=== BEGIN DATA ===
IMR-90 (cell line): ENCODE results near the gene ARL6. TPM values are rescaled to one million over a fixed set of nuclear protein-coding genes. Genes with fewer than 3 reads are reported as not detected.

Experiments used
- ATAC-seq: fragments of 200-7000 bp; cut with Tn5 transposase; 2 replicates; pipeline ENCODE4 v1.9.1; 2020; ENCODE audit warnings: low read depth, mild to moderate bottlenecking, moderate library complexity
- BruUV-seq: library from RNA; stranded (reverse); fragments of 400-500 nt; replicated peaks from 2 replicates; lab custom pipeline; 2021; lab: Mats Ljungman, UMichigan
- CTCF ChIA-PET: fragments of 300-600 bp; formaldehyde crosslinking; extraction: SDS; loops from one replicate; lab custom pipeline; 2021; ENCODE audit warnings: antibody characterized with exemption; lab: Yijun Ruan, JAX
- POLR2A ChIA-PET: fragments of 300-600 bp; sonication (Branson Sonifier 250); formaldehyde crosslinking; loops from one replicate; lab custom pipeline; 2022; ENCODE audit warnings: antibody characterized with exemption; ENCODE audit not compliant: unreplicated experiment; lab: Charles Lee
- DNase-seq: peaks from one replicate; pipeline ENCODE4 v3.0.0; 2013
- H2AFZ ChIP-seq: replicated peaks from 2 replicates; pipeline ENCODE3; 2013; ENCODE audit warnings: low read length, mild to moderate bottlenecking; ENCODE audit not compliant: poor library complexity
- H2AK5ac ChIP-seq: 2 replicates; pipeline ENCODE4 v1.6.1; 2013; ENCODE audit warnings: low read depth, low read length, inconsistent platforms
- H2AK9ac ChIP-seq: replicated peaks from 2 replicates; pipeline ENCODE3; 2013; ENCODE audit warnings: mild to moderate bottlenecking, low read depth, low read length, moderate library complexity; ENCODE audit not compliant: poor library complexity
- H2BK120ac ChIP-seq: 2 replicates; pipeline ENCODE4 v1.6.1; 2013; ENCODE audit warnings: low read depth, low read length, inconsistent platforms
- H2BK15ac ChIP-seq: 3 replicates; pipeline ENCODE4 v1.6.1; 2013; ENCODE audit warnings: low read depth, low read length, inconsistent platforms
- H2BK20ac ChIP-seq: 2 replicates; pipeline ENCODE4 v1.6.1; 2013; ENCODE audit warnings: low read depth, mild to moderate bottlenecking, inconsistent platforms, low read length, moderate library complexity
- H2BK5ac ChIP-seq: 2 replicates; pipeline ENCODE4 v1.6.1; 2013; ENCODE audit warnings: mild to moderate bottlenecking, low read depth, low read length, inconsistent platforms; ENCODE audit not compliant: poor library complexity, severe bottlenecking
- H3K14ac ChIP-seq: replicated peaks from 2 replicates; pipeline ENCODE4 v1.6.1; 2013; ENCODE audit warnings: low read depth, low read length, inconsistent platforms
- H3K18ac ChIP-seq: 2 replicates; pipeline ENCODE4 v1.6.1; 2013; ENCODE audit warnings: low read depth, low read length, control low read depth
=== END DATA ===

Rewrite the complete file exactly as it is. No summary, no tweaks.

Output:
IMR-90 (cell line): ENCODE results near the gene ARL6. TPM values are rescaled to one million over a fixed set of nuclear protein-coding genes. Genes with fewer than 3 reads are reported as not detected.

Experiments used
- ATAC-seq: fragments of 200-7000 bp; cut with Tn5 transposase; 2 replicates; pipeline ENCODE4 v1.9.1; 2020; ENCODE audit warnings: low read depth, mild to moderate bottlenecking, moderate library complexity
- BruUV-seq: library from RNA; stranded (reverse); fragments of 400-500 nt; replicated peaks from 2 replicates; lab custom pipeline; 2021; lab: Mats Ljungman, UMichigan
- CTCF ChIA-PET: fragments of 300-600 bp; formaldehyde crosslinking; extraction: SDS; loops from one replicate; lab custom pipeline; 2021; ENCODE audit warnings: antibody characterized with exemption; lab: Yijun Ruan, JAX
- POLR2A ChIA-PET: fragments of 300-600 bp; sonication (Branson Sonifier 250); formaldehyde crosslinking; loops from one replicate; lab custom pipeline; 2022; ENCODE audit warnings: antibody characterized with exemption; ENCODE audit not compliant: unreplicated experiment; lab: Charles Lee
- DNase-seq: peaks from one replicate; pipeline ENCODE4 v3.0.0; 2013
- H2AFZ ChIP-seq: replicated peaks from 2 replicates; pipeline ENCODE3; 2013; ENCODE audit warnings: low read length, mild to moderate bottlenecking; ENCODE audit not compliant: poor library complexity
- H2AK5ac ChIP-seq: 2 replicates; pipeline ENCODE4 v1.6.1; 2013; ENCODE audit warnings: low read depth, low read length, inconsistent platforms
- H2AK9ac ChIP-seq: replicated peaks from 2 replicates; pipeline ENCODE3; 2013; ENCODE audit warnings: mild to moderate bottlenecking, low read depth, low read length, moderate library complexity; ENCODE audit not compliant: poor library complexity
- H2BK120ac ChIP-seq: 2 replicates; pipeline ENCODE4 v1.6.1; 2013; ENCODE audit warnings: low read depth, low read length, inconsistent platforms
- H2BK15ac ChIP-seq: 3 replicates; pipeline ENCODE4 v1.6.1; 2013; ENCODE audit warnings: low read depth, low read length, inconsistent platforms
- H2BK20ac ChIP-seq: 2 replicates; pipeline ENCODE4 v1.6.1; 2013; ENCODE audit warnings: low read depth, mild to moderate bottlenecking, inconsistent platforms, low read length, moderate library complexity
- H2BK5ac ChIP-seq: 2 replicates; pipeline ENCODE4 v1.6.1; 2013; ENCODE audit warnings: mild to moderate bottlenecking, low read depth, low read length, inconsistent platforms; ENCODE audit not compliant: poor library complexity, severe bottlenecking
- H3K14ac ChIP-seq: replicated peaks from 2 replicates; pipeline ENCODE4 v1.6.1; 2013; ENCODE audit warnings: low read depth, low read length, inconsistent platforms
- H3K18ac ChIP-seq: 2 replicates; pipeline ENCODE4 v1.6.1; 2013; ENCODE audit warnings: low read depth, low read length, control low read depth